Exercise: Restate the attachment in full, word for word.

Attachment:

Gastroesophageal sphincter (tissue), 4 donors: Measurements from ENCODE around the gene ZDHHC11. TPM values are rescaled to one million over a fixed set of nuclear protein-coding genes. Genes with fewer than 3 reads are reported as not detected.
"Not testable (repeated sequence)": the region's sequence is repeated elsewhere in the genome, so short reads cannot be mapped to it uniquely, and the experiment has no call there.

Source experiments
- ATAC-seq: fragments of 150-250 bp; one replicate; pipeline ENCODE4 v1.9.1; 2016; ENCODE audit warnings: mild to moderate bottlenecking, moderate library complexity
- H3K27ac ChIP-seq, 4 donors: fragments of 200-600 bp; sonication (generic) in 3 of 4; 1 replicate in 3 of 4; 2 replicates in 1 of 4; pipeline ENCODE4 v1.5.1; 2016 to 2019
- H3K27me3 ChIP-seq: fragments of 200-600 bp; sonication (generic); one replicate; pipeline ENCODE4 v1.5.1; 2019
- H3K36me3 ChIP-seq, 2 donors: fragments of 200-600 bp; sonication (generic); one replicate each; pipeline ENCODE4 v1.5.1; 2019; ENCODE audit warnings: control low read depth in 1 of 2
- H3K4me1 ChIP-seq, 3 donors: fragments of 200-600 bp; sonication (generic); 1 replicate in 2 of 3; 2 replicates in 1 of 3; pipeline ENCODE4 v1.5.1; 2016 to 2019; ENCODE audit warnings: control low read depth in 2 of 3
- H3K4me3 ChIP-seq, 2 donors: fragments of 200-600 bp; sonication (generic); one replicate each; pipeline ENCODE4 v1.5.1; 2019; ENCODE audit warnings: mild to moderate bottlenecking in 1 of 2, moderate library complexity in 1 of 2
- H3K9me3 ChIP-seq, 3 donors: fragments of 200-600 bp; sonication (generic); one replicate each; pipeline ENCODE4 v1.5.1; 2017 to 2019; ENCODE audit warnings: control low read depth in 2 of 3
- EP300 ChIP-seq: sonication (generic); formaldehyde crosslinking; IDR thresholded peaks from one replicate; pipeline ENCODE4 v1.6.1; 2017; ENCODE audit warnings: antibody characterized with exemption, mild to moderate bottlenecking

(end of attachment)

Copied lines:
Gastroesophageal sphincter (tissue), 4 donors: Measurements from ENCODE around the gene ZDHHC11. TPM values are rescaled to one million over a fixed set of nuclear protein-coding genes. Genes with fewer than 3 reads are reported as not detected.
"Not testable (repeated sequence)": the region's sequence is repeated elsewhere in the genome, so short reads cannot be mapped to it uniquely, and the experiment has no call there.

Source experiments
- ATAC-seq: fragments of 150-250 bp; one replicate; pipeline ENCODE4 v1.9.1; 2016; ENCODE audit warnings: mild to moderate bottlenecking, moderate library complexity
- H3K27ac ChIP-seq, 4 donors: fragments of 200-600 bp; sonication (generic) in 3 of 4; 1 replicate in 3 of 4; 2 replicates in 1 of 4; pipeline ENCODE4 v1.5.1; 2016 to 2019
- H3K27me3 ChIP-seq: fragments of 200-600 bp; sonication (generic); one replicate; pipeline ENCODE4 v1.5.1; 2019
- H3K36me3 ChIP-seq, 2 donors: fragments of 200-600 bp; sonication (generic); one replicate each; pipeline ENCODE4 v1.5.1; 2019; ENCODE audit warnings: control low read depth in 1 of 2
- H3K4me1 ChIP-seq, 3 donors: fragments of 200-600 bp; sonication (generic); 1 replicate in 2 of 3; 2 replicates in 1 of 3; pipeline ENCODE4 v1.5.1; 2016 to 2019; ENCODE audit warnings: control low read depth in 2 of 3
- H3K4me3 ChIP-seq, 2 donors: fragments of 200-600 bp; sonication (generic); one replicate each; pipeline ENCODE4 v1.5.1; 2019; ENCODE audit warnings: mild to moderate bottlenecking in 1 of 2, moderate library complexity in 1 of 2
- H3K9me3 ChIP-seq, 3 donors: fragments of 200-600 bp; sonication (generic); one replicate each; pipeline ENCODE4 v1.5.1; 2017 to 2019; ENCODE audit warnings: control low read depth in 2 of 3
- EP300 ChIP-seq: sonication (generic); formaldehyde crosslinking; IDR thresholded peaks from one replicate; pipeline ENCODE4 v1.6.1; 2017; ENCODE audit warnings: antibody characterized with exemption, mild to moderate bottlenecking